This guest post was contributed by Ethan Rutherford. —Andrew Ladd, blog editor.
I recently moved, and while unpacking my books I stumbled upon an old issue of Ploughshares—Fall 2007, guest edited by Andrea Barrett. I don’t always keep my old literary journals, but I’ve kept this one because it included a story by a good friend of mine: “And We Will Be Here” by Paul Yoon. I remember that this, when it happened, was a Big Deal. It’s still a big deal. But to the two of us—we were young then, and so used to rejection that when a story wasn’t rejected you thought someone was pulling a prank—this was it. Paul had made it. I was jealous, I was proud. I remember when he called to tell me Andrea Barrett was taking the story. I hung up and thought: I can’t believe I know someone who is going to be in Ploughshares.
Well. Since then he’s published a story collection (Once The Shore) that made all sorts of Best- of-the-Year lists, earned him the John C. Zacharias First Book Award from Ploughshares, and he has been recognized with a “5 Under 35” distinction from National Book Foundation. His debut novel, Snow Hunters, has just been published and is garnering the kind of praise you might make up for yourself if you thought no one would find out. I gave up being jealous long ago.
On Thursday, September 26, both Paul and I will read from our recently released books (Snow Hunters and The Peripatetic Coffin and Other Stories, respectively) at Newtonville Books. In preparation, I sent Paul some questions over email about his new novel, stillness in fiction, and the ways in which his writing is inspired by other forms of art.
RUTHERFORD: Rumor has it the original manuscript for Snow Hunters was over 500 pages. The book is now just shy of 200 pages. Can you talk a little about cutting the manuscript down? How did you decide what to keep and what to cut? It’s an astonishing feat of compression, a small book that actually feels enormous.
YOON: Thanks, I’m glad it feels and reads that way: I wanted to write the biggest story I could in the smallest way possible. But that meant, for me, writing a very long story first. So yeah, the first few drafts were ridiculous; it had many more characters, much more detail, a few more points of view. But it was always Yohan that shone, and so drafting was about whittling down the unwieldy block of prose to find him.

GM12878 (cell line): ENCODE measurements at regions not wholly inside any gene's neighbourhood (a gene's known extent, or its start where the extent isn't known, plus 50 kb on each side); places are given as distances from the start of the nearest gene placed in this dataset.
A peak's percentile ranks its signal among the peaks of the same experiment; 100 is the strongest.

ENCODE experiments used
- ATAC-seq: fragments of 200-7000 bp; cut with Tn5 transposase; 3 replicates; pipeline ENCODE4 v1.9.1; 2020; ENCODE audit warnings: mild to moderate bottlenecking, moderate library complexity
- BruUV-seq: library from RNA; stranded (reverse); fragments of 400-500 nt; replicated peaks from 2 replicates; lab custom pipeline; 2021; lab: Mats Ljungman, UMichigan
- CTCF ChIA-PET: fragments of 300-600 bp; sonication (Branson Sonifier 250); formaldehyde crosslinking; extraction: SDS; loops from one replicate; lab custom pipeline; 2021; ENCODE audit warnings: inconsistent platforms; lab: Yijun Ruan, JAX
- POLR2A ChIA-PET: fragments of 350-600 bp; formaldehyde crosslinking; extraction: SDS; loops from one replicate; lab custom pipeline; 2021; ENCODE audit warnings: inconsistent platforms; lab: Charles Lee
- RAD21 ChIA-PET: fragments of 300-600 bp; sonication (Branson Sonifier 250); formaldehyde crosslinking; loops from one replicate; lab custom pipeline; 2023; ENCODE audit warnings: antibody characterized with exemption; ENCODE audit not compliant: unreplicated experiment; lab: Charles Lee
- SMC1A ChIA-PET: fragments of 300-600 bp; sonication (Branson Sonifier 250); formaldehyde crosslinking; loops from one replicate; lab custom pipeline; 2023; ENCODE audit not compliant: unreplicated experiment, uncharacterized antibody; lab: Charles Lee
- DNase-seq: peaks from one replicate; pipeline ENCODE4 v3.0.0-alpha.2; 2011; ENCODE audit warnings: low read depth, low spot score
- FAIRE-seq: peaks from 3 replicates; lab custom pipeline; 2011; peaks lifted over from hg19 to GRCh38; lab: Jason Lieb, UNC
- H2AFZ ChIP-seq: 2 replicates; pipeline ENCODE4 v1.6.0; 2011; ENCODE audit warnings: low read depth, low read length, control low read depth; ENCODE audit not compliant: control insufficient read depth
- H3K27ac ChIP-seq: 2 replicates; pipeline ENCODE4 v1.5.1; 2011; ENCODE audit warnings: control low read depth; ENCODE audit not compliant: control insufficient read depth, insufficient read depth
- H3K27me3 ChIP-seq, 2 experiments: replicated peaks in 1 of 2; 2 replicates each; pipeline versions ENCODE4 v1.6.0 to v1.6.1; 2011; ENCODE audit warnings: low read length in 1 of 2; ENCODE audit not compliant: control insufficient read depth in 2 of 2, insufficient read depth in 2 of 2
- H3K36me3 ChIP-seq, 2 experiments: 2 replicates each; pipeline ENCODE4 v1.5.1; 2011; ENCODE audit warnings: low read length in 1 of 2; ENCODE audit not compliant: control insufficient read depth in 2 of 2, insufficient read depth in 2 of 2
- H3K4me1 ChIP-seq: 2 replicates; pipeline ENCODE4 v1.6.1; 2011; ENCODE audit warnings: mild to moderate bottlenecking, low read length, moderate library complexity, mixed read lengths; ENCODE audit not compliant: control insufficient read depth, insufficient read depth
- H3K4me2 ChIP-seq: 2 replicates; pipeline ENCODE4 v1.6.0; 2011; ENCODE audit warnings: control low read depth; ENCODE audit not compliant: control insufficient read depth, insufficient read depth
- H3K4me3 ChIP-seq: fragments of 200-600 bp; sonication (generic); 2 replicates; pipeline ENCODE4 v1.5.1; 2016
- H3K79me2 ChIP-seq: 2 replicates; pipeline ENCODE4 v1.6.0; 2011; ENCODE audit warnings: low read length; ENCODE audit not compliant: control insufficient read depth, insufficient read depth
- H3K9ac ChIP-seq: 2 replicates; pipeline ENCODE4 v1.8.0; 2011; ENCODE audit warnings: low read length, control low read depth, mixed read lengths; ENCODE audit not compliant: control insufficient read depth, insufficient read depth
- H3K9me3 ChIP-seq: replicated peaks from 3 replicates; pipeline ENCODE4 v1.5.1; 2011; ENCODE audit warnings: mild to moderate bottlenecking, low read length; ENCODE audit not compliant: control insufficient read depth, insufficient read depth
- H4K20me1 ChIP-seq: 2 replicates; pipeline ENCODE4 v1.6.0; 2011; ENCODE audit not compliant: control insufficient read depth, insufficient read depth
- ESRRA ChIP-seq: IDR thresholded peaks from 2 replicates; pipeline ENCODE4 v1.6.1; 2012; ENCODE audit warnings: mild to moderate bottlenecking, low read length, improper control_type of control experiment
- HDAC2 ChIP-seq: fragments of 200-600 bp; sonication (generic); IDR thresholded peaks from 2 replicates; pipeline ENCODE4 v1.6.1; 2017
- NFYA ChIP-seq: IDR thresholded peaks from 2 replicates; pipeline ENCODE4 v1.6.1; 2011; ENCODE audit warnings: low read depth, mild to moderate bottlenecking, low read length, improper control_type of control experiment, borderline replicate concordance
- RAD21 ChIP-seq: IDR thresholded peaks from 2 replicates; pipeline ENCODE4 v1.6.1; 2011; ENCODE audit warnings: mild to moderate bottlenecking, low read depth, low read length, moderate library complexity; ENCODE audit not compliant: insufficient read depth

R: In Burning Down the House, the novelist Charles Baxter writes of stillness as being “an intensifier.” I’ve always thought one of the most intriguing and admirable aspects of your work is how still can be, and how patient you are as a writer—how unafraid of silence. You have the ability to hint at the great, deeply felt emotional lives of your characters with minute gestures. Early on in the novel, the young and displaced Yohan becomes close friends with the older Kiyoshi because they both find “comfort in the absence of telling.” Baxter goes on to say—I’m paraphrasing—that silence and stillness in fiction is a condition of loss, or grief.** I’m curious if you find that applicable to Snow Hunters?
Y: Isn’t Charlie wonderful? One of the greats. I think this is absolutely applicable to my novel, where the core of so many of the characters is defined by a profound loss of some kind. I’m also drawn to “silence” and “stillness” in fiction because for me it is in some ways an embodiment of wonderment, observation, and possibility. That charged, still moment before a leap. That hesitation before a gesture. The unspoken words that pass between two people before they betray each other. Portray an action after such a moment and it is “intensified.” At least for me it is.
[** “Trances, spirits, stillness. It is tempting to say that these elements begin to come together in a condition of loss, that what we have been talking about all along is loss, that stillness and silence are collaborators in waiting, but waiting without knowing what we are waiting for, waiting without an object in view. This is one of the ways in which I understand the process of grieving. The ground underneath us becomes immaterial, and we wait in full knowledge that what we wait for will not appear. There can be a curious calm and alertness, an animal sensitivity, to this condition.” Burning Down The House, by Charles Baxter]
Ethan Rutherford (Photo © Heather Kraft)
Y: Painting, absolutely. I think this has a little to do with your comment on “stillness” and “silence.” The magic of standing in front of a painting never ceases for me: what you’re looking at is inherently a still object on a wall within a very fixed boundary, and yet through color and composition, etc., there’s an incredible energy on the canvas, a—for lack of a better word—narrative. It’s the liveliest of art forms, for me, and yet the most still. That resonates with me. As does music, of course: I grew up playing instruments so the rhythm of a line is very important.